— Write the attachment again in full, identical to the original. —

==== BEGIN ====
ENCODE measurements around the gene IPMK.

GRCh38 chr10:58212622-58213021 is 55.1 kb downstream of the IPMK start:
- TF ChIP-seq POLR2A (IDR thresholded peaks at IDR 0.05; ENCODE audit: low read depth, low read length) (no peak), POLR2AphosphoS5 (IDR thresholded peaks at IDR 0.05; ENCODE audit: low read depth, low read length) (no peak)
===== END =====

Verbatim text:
ENCODE measurements around the gene IPMK.

GRCh38 chr10:58212622-58213021 is 55.1 kb downstream of the IPMK start:
- TF ChIP-seq POLR2A (IDR thresholded peaks at IDR 0.05; ENCODE audit: low read depth, low read length) (no peak), POLR2AphosphoS5 (IDR thresholded peaks at IDR 0.05; ENCODE audit: low read depth, low read length) (no peak)